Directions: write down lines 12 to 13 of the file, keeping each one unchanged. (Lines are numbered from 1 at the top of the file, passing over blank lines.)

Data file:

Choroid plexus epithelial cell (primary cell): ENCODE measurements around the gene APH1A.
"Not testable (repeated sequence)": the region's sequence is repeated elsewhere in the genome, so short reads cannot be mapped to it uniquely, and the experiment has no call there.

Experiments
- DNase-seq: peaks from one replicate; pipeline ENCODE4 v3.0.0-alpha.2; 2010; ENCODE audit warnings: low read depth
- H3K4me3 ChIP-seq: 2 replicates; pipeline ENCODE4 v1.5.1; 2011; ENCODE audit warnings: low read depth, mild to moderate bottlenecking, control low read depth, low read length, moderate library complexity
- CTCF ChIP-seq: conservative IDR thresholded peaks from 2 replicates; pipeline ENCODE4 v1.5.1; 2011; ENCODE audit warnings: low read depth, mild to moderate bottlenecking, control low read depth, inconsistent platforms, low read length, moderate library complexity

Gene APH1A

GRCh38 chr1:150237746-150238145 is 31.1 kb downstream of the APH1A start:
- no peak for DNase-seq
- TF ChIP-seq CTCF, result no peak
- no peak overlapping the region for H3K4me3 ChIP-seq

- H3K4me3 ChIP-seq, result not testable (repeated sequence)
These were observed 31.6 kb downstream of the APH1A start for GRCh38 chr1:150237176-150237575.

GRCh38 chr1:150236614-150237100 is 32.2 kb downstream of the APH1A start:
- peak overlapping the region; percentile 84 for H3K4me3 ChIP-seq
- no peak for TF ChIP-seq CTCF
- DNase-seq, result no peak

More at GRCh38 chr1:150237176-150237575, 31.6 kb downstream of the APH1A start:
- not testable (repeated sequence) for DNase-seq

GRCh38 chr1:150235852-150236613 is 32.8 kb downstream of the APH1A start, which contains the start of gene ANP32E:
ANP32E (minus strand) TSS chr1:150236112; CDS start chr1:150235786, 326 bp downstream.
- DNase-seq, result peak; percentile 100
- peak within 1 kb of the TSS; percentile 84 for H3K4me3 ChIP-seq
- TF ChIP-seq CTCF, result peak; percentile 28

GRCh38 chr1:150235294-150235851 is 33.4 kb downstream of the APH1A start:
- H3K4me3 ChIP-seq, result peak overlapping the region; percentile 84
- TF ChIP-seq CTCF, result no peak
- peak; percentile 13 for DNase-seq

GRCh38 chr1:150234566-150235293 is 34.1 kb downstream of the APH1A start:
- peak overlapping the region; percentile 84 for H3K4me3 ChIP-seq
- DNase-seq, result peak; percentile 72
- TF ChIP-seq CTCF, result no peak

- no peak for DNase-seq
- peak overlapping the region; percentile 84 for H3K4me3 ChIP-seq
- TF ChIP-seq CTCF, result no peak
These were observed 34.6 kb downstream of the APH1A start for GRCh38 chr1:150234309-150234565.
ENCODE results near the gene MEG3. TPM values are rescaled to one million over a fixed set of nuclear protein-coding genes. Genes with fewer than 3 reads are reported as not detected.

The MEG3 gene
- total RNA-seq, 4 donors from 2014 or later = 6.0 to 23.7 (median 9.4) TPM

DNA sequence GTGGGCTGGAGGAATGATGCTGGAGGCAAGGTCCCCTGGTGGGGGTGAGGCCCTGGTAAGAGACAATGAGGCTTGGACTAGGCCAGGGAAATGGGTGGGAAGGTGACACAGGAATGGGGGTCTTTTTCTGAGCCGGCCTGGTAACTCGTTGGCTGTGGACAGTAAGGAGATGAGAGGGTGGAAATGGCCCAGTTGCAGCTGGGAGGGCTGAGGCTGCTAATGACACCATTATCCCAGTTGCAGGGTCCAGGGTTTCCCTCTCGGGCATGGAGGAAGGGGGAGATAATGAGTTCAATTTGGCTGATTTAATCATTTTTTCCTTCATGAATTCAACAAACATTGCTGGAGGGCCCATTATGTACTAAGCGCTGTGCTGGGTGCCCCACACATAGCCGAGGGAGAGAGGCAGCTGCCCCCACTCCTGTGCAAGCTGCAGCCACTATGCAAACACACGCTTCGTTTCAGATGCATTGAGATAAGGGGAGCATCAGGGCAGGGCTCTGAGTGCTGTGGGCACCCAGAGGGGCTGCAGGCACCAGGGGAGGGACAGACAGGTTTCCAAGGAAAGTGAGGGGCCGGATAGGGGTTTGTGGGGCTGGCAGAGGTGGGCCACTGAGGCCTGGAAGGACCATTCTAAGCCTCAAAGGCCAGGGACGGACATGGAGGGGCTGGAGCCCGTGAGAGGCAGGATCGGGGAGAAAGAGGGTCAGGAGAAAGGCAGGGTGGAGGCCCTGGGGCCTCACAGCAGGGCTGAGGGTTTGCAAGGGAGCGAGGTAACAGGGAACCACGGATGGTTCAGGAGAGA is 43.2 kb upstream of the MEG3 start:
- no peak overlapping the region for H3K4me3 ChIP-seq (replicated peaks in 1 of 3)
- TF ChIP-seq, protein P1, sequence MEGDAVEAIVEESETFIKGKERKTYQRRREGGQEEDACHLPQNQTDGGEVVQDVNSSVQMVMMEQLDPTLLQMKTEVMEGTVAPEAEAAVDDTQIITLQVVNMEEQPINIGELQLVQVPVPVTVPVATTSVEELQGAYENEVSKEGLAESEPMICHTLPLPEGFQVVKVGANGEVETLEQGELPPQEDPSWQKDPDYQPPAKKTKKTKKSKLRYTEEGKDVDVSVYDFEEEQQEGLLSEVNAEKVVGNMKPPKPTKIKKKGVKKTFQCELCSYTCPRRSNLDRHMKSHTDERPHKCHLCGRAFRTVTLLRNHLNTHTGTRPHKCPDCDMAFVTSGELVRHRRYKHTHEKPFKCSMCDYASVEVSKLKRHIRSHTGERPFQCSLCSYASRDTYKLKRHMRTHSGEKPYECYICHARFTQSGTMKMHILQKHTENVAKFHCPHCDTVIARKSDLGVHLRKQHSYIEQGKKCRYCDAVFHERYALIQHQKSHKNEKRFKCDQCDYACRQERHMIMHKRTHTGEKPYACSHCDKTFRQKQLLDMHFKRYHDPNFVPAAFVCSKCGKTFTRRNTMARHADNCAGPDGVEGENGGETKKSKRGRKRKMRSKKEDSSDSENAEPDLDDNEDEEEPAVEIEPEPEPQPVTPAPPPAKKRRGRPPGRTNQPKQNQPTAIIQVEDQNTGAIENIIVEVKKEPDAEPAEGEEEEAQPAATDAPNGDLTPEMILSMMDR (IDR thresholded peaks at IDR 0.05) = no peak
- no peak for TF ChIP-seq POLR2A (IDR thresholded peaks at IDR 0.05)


- H3K4me3 ChIP-seq, result not testable (repeated sequence)
These were observed 31.6 kb downstream of the APH1A start for GRCh38 chr1:150237176-150237575.